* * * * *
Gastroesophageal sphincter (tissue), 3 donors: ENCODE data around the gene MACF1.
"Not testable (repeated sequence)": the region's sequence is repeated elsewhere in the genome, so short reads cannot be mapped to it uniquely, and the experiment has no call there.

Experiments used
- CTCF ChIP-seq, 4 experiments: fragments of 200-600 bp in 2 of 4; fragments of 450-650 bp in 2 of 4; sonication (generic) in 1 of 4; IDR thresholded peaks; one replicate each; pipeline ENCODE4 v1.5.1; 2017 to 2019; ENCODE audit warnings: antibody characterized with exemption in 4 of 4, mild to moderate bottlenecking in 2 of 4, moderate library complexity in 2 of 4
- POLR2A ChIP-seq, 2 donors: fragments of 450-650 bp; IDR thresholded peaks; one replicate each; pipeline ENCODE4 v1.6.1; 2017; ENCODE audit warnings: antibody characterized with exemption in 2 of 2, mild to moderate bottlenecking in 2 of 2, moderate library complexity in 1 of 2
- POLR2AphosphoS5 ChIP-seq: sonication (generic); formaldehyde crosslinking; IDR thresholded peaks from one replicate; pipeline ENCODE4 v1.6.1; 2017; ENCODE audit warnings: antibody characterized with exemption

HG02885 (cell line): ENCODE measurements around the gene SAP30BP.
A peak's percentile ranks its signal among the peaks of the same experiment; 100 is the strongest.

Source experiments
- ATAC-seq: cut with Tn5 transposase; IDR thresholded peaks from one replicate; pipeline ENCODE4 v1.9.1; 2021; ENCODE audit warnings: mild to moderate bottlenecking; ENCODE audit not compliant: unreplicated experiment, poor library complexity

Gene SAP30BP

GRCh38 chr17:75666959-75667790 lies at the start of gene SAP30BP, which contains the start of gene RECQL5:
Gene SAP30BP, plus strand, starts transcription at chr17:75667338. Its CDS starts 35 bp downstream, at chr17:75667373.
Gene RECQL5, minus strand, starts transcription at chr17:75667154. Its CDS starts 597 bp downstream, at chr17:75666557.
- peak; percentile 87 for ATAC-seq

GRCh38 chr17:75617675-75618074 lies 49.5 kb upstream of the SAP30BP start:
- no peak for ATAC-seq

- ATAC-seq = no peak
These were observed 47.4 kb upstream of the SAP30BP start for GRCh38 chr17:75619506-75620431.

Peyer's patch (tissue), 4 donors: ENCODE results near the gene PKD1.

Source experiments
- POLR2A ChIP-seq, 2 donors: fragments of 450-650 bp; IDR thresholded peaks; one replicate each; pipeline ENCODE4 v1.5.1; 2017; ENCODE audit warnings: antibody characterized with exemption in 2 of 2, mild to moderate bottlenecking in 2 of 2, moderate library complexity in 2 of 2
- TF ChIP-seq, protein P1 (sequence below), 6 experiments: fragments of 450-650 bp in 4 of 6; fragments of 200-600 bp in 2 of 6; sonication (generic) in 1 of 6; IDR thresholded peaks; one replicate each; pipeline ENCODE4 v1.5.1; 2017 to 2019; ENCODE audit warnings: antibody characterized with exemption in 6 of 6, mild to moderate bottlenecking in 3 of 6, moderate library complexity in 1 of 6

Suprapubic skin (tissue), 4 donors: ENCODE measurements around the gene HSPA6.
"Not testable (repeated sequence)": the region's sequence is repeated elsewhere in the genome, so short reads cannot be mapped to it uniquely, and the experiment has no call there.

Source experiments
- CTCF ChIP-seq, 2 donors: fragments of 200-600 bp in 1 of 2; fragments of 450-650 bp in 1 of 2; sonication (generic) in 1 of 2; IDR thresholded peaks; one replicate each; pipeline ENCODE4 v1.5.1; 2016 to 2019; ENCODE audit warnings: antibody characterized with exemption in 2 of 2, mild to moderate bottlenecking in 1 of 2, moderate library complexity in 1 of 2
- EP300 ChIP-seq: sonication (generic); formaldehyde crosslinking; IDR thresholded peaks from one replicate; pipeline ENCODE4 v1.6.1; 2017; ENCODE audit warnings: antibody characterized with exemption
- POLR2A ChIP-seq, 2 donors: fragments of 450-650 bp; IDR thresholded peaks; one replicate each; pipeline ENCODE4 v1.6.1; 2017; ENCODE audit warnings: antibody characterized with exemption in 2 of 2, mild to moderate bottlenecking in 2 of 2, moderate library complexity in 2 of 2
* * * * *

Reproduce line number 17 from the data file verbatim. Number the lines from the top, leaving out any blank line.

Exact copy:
- no peak for ATAC-seq